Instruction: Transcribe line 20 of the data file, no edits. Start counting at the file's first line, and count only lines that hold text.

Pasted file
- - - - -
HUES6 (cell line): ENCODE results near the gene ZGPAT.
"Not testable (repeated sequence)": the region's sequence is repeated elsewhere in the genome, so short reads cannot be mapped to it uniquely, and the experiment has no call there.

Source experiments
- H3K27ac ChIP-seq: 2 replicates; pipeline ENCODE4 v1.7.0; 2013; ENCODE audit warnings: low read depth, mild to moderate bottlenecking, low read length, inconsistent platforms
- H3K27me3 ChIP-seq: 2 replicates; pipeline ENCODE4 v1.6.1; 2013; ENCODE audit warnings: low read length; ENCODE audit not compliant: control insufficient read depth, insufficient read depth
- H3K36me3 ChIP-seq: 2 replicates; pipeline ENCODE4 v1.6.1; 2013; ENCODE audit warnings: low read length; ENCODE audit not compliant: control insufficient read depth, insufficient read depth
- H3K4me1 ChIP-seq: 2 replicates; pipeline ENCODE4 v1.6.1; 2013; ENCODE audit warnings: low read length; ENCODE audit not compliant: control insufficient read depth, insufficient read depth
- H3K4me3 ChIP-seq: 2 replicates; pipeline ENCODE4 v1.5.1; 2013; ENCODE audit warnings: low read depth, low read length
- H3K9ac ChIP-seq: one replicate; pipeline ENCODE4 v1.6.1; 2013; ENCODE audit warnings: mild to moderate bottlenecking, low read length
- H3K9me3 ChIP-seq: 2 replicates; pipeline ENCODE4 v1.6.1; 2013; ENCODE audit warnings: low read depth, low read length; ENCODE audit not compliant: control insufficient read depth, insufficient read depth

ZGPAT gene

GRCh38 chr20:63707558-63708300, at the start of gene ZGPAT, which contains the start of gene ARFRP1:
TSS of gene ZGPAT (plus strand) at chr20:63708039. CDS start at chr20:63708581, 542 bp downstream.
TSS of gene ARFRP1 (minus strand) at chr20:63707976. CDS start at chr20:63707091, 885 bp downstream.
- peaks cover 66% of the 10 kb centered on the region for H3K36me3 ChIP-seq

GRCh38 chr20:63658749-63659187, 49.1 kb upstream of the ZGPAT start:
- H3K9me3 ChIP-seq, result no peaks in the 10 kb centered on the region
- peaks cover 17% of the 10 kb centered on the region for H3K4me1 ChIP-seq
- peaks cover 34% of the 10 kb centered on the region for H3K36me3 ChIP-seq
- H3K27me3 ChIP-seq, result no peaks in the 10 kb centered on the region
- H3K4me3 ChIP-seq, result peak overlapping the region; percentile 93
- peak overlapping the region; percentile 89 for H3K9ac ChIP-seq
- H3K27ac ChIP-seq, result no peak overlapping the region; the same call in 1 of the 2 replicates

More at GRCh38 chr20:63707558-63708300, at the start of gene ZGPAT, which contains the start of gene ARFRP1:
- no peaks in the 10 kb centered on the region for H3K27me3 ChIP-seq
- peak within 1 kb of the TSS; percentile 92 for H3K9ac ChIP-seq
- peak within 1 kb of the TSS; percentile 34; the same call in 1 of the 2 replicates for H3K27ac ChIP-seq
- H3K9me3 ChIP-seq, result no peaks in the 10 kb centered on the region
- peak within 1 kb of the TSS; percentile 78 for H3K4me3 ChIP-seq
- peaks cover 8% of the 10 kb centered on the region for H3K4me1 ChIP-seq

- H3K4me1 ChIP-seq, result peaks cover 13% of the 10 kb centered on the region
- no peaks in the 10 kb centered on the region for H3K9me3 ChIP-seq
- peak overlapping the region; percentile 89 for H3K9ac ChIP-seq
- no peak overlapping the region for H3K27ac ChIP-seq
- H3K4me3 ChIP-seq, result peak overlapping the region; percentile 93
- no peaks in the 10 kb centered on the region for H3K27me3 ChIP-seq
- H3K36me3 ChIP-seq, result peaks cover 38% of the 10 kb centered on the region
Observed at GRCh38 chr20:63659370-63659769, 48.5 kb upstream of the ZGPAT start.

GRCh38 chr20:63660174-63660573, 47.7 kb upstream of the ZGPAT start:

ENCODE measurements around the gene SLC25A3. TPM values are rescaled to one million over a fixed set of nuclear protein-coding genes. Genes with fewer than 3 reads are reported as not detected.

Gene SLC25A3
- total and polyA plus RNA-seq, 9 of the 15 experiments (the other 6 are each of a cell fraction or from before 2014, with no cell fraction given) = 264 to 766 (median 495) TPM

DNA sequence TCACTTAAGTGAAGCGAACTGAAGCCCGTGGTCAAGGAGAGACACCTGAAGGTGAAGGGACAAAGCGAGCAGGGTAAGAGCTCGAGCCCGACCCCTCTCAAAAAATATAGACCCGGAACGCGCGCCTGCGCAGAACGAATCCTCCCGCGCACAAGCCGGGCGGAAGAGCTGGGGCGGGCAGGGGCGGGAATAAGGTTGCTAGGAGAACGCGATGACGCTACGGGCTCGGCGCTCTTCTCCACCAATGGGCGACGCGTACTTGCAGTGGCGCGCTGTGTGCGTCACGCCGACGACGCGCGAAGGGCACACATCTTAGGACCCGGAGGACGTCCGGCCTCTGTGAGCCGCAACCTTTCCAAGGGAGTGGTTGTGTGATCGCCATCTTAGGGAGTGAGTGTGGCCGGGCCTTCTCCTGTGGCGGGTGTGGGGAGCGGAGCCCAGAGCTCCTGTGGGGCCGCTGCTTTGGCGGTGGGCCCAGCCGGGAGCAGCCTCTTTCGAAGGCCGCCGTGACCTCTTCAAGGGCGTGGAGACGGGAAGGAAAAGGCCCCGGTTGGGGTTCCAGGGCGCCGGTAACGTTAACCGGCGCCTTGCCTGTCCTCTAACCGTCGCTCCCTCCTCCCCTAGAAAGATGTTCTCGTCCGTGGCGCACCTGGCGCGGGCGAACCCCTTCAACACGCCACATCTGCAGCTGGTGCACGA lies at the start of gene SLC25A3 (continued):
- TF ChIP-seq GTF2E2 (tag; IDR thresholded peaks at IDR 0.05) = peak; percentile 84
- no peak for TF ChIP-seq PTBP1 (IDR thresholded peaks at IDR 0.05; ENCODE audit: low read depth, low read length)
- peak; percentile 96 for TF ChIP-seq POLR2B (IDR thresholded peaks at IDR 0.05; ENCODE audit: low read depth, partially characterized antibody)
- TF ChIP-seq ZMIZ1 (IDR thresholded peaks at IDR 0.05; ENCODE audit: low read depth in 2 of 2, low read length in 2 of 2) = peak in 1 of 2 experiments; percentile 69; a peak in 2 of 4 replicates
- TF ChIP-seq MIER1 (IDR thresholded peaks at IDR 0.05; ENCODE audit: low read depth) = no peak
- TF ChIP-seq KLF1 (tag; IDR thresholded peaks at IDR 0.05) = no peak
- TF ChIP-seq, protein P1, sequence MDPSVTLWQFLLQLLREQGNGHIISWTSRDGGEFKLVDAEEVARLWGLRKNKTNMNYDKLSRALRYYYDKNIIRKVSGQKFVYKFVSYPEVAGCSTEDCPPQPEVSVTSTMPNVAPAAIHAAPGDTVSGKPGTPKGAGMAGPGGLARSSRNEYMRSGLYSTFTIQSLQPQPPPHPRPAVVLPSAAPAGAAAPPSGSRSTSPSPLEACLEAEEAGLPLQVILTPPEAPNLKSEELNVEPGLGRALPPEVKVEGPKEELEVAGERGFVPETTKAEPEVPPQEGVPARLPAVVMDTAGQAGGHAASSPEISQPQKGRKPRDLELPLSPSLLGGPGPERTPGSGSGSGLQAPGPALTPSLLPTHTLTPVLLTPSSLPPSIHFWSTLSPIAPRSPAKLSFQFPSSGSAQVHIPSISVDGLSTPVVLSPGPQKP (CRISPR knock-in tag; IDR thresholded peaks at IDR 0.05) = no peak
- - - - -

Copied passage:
- H3K27me3 ChIP-seq, result no peaks in the 10 kb centered on the region